HOUSTON — A federal appeals court upheld a revamped version of Texas’ voter identification law on Friday, saying that it does not discriminate against black and Hispanic voters.

The decision by a three-judge panel of the United States Court of Appeals for the Fifth Circuit, in New Orleans, overturned a lower-court ruling that had struck down the new law. It was the latest milestone in a yearslong legal battle over the state’s efforts to require voters to show government-issued identification in order to cast a ballot.


The Legislature then loosened the restrictions last year by passing a new law, known as Senate Bill 5, that allowed voters who lacked one of the seven approved forms of ID to cast a ballot if they signed an affidavit stating why they could not obtain an approved ID. Those voters must show an alternative form of identification, including a utility bill or a bank statement.

Continue reading:  Texas’ Voter ID Law Does Not Discriminate and Can Stand, Appeals Panel Rules

5 thoughts on “Texas’ Voter ID Law Does Not Discriminate and Can Stand, Appeals Panel Rules

  1. Five times in four years a federal court has found Texas’ voting laws discriminatory:


    This is also very reflective of Texas’ long, long history of extremely poor voter turnout rates over the last 2-3 decades. In fact, Texas is one of the leading states in the nation for shitty voter-turnout every election year. I am an 8th-generation Texan, lived here most of my life, and the truth is that minorities here don’t have a huge incentive to commit voter fraud because they honestly have much, MUCH bigger, immediate daily survival threats to worry about than voting on 1 day every 2 or 4 years!!! That’s the reality. Republicans here have manufactured this false “voter fraud” story in order to make licensing — for everything in the state! — near impossible!

    Well, no… that last sentence isn’t exactly true. Anybody in Texas can indeed register and purchase multiple weapons, including assault rifles, .50-cals, howitzers, and German S-mines known here as Jumpin Jellybeaners. Hell, you probably don’t even need a photo-ID to purchase any of those items! My bad for that mis-statement. 😤😖

    Liked by 1 person

    • Thanks, Professor. It’s disturbing, to say the least, that our judicial system struggles to see discriminatory intent when it is so plainly obvious to everyone else (including sponsoring Republicans behind closed doors!).

      Liked by 1 person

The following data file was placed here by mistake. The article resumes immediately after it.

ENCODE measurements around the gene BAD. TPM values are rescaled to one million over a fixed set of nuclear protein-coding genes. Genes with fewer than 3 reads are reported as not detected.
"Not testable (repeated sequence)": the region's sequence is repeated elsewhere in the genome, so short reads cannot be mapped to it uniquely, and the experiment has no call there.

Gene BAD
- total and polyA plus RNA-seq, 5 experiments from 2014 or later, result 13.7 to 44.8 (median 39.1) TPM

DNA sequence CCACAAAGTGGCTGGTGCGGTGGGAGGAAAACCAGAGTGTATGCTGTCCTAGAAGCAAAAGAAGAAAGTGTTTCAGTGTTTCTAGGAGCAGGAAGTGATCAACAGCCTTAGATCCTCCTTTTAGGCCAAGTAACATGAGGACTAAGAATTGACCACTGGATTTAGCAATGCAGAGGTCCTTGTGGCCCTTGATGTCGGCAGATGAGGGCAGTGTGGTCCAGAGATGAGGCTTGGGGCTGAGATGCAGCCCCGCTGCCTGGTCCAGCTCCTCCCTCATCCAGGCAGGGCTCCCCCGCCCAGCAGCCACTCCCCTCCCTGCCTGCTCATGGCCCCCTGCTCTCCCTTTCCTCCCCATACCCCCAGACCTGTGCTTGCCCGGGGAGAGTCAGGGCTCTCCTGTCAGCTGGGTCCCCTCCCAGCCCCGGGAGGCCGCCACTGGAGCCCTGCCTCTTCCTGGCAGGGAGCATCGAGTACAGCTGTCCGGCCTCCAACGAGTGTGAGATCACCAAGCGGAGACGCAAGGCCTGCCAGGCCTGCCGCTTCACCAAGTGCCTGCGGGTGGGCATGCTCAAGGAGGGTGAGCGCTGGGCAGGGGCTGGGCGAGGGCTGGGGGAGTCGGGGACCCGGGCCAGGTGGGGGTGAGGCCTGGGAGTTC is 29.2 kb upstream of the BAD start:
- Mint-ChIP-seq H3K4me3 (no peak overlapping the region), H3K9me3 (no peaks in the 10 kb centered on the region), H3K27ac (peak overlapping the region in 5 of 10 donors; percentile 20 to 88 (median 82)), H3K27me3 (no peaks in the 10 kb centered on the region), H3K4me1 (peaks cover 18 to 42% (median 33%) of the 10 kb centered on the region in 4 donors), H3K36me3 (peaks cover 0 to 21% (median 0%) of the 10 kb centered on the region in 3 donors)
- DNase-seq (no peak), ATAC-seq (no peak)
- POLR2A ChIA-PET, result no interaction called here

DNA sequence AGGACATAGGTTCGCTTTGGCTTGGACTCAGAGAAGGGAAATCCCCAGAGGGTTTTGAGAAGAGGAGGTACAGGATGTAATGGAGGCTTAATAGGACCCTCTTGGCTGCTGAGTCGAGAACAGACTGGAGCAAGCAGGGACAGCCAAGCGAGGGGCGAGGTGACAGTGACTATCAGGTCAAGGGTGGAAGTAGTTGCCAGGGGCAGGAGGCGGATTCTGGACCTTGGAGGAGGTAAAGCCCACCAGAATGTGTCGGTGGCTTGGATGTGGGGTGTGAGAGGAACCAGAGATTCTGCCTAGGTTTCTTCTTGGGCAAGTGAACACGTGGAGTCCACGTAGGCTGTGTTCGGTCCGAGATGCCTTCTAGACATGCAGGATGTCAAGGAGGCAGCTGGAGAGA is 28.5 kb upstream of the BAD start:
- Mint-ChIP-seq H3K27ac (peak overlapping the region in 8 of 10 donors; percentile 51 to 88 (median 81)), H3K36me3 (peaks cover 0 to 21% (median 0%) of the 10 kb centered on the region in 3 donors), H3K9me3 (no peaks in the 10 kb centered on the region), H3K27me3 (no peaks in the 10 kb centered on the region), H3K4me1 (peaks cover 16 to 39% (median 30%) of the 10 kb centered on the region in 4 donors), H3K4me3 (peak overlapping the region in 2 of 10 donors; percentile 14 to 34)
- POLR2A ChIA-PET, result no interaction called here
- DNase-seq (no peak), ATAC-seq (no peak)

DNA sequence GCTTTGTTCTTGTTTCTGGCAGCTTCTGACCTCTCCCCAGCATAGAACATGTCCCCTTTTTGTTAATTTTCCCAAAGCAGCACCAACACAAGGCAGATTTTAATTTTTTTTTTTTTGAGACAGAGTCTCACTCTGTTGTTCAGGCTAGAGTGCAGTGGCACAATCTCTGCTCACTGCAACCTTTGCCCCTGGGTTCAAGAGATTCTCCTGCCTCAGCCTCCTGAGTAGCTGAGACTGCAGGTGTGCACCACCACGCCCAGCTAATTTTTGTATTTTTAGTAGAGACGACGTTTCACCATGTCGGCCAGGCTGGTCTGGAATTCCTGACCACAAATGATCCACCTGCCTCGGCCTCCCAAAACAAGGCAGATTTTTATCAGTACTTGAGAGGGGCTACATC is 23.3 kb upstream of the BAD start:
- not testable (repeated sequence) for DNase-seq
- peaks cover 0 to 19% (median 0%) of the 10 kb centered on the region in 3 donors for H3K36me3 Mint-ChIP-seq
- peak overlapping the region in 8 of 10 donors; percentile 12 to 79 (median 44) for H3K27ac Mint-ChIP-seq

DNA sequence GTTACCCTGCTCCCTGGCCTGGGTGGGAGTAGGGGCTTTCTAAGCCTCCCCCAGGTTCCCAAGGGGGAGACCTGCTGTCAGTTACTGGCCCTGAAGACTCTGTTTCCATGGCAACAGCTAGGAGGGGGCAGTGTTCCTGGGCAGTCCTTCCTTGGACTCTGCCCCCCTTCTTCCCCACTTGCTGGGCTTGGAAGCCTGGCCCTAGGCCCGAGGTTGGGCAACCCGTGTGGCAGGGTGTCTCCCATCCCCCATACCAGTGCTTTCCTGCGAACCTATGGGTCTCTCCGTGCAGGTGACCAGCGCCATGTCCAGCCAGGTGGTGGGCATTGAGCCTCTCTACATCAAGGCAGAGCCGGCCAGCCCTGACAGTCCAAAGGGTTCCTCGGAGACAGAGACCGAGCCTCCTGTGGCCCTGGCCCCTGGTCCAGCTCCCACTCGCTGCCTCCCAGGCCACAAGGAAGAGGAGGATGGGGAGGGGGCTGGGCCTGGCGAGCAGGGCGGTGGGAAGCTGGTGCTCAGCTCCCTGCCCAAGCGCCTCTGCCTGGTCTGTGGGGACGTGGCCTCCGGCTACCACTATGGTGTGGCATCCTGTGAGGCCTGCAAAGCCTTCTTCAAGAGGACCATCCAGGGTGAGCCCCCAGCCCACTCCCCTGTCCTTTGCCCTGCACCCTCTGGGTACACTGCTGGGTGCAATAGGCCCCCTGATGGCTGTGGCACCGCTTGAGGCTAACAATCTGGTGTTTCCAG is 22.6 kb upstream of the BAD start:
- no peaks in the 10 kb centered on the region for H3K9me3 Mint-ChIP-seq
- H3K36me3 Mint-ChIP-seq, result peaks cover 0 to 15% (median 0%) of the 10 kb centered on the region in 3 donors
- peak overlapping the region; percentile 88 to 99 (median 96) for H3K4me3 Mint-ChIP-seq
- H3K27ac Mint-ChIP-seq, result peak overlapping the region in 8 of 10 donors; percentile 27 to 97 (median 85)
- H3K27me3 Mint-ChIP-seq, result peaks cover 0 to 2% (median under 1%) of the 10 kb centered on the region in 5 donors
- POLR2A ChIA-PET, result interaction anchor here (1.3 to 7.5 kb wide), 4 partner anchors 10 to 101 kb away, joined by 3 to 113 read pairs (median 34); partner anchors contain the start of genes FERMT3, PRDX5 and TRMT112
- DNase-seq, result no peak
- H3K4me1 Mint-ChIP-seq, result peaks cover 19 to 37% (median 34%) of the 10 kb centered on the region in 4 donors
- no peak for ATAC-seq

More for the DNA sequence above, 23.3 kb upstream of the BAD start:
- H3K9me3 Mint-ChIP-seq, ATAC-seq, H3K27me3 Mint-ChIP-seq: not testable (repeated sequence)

2. I understand that there are some people in Texas that don’t bother to vote because they have more pressing matters of survival on their minds, but what’s stopping anyone from getting one of those 7 approved voter IDs? Confused Canadian.

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    • From: VoteTexas.gov

      Here is a list of the acceptable forms of photo ID:

      Texas Driver License issued by the Texas Department of Public Safety (DPS)
      Texas Election Identification Certificate issued by DPS
      Texas Personal Identification Card issued by DPS
      Texas Handgun License issued by DPS
      United States Military Identification Card containing the person’s photograph
      United States Citizenship Certificate containing the person’s photograph
      United States Passport (book or card)


      Here is a list of the supporting forms of ID that can be presented if the voter does not possess one of the forms of acceptable photo ID and cannot reasonably obtain one:

      copy or original of a government document that shows the voter’s name and an address, including the voter’s voter registration certificate;
      copy of or original current utility bill;
      copy of or original bank statement;
      copy of or original government check;
      copy of or original paycheck; or
      copy of or original of (a) a certified domestic (from a U.S. state or territory) birth certificate or (b) a document confirming birth admissible in a court of law which establishes the voter’s identity (which may include a foreign birth document).

      So John, to answer your question, this doesn’t appear to be a very high bar for voting. Texans who really want to vote should be able to. However, there are other relevant aspects of this new voter id law which need to be pointed out:

      1) It’s a solution without a problem. Study after study has shown that instances of voter fraud are statistically insignificant across America. So, what’s the rationale for voter id?
      2) Civic participation and voter turnout in America are very low especially in Texas. More hurdles to voting would only exacerbate this problem.
      3) Republicans have been caught repeatedly over the last few years boasting to their supporters that new voter id laws will suppress opposition turnout, primarily minorities and the poor.


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